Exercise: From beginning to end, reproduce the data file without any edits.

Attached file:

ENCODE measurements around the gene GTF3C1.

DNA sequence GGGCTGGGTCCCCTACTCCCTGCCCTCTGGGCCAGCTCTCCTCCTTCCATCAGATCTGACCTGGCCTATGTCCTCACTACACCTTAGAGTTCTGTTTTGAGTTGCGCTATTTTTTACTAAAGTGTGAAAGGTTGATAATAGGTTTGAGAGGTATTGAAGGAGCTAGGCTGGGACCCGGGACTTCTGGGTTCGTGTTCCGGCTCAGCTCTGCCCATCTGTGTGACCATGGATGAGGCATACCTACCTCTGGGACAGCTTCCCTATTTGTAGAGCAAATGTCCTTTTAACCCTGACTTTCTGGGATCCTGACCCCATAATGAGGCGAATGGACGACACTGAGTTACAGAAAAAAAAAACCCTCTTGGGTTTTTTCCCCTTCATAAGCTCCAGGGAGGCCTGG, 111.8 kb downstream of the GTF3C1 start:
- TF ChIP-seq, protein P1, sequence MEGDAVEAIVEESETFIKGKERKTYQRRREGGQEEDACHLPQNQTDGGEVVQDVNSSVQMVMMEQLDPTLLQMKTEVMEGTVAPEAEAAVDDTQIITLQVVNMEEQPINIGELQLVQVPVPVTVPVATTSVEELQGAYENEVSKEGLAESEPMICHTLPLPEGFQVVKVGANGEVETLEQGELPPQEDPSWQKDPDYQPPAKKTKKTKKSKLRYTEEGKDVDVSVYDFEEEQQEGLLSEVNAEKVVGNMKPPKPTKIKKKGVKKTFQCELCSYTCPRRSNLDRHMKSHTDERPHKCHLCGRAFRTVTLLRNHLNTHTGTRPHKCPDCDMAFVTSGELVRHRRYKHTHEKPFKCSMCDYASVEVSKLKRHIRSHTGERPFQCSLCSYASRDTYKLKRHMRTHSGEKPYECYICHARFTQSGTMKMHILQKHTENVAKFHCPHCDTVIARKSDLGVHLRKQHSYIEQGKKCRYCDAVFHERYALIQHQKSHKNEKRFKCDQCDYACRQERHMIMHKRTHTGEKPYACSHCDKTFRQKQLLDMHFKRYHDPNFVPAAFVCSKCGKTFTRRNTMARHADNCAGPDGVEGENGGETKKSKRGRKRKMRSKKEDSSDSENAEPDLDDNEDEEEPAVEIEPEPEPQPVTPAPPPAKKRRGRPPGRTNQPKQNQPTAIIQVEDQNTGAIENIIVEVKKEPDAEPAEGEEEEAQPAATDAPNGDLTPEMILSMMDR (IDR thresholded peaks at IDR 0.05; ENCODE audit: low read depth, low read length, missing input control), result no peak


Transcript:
ENCODE measurements around the gene GTF3C1.

DNA sequence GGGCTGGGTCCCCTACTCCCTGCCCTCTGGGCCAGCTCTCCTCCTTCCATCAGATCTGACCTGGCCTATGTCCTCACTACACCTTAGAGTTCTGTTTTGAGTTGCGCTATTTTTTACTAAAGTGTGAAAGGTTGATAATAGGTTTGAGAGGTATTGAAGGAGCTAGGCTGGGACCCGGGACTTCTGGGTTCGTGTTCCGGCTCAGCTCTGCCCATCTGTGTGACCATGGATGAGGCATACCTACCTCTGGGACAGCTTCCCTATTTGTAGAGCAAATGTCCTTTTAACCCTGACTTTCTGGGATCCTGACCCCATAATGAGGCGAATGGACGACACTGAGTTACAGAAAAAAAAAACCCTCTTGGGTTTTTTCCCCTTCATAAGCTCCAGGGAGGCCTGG, 111.8 kb downstream of the GTF3C1 start:
- TF ChIP-seq, protein P1, sequence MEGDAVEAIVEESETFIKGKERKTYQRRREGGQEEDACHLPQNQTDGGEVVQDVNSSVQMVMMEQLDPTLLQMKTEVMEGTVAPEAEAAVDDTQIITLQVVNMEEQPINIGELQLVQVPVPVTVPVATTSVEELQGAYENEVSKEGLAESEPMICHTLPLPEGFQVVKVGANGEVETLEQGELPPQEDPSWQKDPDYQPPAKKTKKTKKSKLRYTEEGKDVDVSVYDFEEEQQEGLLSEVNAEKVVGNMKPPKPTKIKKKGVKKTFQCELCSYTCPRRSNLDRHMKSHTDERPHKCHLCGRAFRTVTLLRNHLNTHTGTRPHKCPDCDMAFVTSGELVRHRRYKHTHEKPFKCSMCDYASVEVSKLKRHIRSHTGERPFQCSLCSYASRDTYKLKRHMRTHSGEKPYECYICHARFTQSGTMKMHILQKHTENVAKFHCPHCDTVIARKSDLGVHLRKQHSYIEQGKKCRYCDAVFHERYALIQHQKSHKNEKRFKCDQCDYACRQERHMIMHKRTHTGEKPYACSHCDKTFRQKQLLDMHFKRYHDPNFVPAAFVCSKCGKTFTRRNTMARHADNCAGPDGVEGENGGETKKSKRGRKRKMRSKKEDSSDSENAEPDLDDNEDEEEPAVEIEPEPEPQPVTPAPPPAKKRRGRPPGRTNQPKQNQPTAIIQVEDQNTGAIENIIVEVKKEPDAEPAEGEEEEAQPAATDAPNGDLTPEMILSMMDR (IDR thresholded peaks at IDR 0.05; ENCODE audit: low read depth, low read length, missing input control), result no peak